Why is this easier? It may not be the answer you think.
The obvious answer is that it’s less threatening to be mean — or disappointing in other ways — to a person when not face-to-face, or voice-to-voice over the phone. Some will say that they don’t want to hurt someone else’s feelings, or face the consequences of irritating or disappointing them — such as seeing their facial expression change, or risk being yelled at, or some other notable and visible reaction.
Relationships all have their bumpy moments. Some happen more than others, but relationships that last are able to move forward from these moments without getting caught up in the bumps for lengthy periods of time.
One of the notable issues I’ve witnessed time and again in my practice are opposing (and complementary) processes that often occur between people in relationships. What tends to happen in an argument is that one person wants to immediately resolve the issue, while the other wants to get away from the conflict.
How many times have you been on the receiving end of a grudge? It’s not an easy place to be. Generally when someone has a grudge against you, anger, blame, contempt, and other forms of hostility and aggression are being projected. Often, grudges are done in silence (passive-aggressive). For some people, being on the receiving end can be a stressful position to be in, especially if what people think of them tends to be a worry. Some people, however, are just able to move on living their lives and let go of people who tend to hold grudges towards them.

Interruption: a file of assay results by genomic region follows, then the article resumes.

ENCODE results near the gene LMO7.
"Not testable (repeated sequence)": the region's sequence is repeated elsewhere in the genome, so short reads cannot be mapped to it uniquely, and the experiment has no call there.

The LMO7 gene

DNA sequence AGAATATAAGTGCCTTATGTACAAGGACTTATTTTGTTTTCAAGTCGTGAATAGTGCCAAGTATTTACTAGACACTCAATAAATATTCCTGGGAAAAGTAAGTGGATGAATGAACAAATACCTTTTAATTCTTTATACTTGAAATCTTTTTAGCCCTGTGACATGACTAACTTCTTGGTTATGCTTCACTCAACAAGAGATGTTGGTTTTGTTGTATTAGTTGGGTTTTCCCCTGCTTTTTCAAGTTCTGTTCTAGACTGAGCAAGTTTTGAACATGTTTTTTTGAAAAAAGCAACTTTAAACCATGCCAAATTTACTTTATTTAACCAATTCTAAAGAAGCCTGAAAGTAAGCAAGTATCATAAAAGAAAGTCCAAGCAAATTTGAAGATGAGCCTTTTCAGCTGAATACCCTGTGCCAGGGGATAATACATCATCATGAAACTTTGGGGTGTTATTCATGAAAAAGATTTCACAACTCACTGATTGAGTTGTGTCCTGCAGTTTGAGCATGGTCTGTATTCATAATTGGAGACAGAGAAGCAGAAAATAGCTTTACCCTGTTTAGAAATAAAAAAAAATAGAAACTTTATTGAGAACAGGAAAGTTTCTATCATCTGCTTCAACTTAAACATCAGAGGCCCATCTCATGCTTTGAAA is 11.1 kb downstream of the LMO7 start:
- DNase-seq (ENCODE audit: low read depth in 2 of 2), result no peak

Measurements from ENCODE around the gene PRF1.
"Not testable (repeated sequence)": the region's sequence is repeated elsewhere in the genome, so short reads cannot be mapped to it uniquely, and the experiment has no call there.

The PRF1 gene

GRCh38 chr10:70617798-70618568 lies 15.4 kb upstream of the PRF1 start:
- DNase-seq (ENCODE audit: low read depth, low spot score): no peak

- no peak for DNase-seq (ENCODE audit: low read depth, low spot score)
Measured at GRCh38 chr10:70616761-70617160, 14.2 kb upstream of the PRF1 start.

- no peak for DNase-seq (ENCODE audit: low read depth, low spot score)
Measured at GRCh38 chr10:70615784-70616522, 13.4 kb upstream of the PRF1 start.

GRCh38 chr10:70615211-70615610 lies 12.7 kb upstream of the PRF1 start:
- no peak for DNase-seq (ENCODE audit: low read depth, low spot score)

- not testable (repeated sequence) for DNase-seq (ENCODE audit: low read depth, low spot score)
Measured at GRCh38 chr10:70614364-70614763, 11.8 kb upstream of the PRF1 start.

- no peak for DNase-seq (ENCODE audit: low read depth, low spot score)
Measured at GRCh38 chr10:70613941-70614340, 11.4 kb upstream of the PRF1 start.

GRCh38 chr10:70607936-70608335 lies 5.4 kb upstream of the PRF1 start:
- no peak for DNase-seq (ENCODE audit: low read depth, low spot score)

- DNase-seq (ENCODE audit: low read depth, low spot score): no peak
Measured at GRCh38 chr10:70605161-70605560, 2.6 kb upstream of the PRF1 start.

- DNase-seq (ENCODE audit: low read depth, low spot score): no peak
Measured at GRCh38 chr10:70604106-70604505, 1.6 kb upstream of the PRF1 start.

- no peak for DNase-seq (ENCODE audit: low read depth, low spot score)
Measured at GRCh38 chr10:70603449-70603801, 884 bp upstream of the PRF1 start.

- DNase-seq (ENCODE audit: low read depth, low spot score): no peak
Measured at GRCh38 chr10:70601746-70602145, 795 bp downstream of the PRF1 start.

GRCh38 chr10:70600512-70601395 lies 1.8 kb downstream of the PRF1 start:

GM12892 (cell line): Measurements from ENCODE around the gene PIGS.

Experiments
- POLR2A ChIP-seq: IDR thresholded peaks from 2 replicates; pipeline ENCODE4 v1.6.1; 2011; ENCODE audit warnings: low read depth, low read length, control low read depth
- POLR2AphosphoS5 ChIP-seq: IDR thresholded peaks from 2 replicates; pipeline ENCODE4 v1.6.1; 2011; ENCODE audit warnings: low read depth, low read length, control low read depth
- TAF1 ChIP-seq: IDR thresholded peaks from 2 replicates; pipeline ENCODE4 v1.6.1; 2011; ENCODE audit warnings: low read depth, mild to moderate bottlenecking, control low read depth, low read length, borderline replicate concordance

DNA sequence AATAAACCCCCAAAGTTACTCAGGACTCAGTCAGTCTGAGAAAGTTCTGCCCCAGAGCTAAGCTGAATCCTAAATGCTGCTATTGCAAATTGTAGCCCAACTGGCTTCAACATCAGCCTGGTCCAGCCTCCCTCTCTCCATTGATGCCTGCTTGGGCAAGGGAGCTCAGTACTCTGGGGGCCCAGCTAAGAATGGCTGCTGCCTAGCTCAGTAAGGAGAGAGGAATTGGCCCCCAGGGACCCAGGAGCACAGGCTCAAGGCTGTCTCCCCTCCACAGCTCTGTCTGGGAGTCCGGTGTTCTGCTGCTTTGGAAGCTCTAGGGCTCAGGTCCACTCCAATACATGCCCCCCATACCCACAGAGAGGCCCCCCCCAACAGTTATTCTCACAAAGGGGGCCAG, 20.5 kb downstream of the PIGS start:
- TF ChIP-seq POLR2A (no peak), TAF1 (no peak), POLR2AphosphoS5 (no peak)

While the relationship suffers for everyone who’s involved, what grudge-holders don’t always understand is how much strain on themselves holding a grudge causes. It takes a significant amount of mental and emotional energy to keep the steady stream of hostility and aggression (or passive-aggression) that supports a grudge. This kind of cognitive-emotional process is commonly seen in people who aren’t able to ‘let go’ of, or resolve issues that present in relationships.
I’m sure we’ve all encountered people who think the way they live their life is the “right” way. According to these people, everyone who lives life according to values that don’t align with their own needs to conform. They tend to spend more time judging and criticizing how others live their lives, rather than paying attention to their own lives.
Value judgments are one of the easiest ways to destroy relationships with people, whether it be romantic relationships, or with family or friends. The judgments often come in the form of unsolicited advice, and often use sentences starting with, “You need to…”, or, “You should…”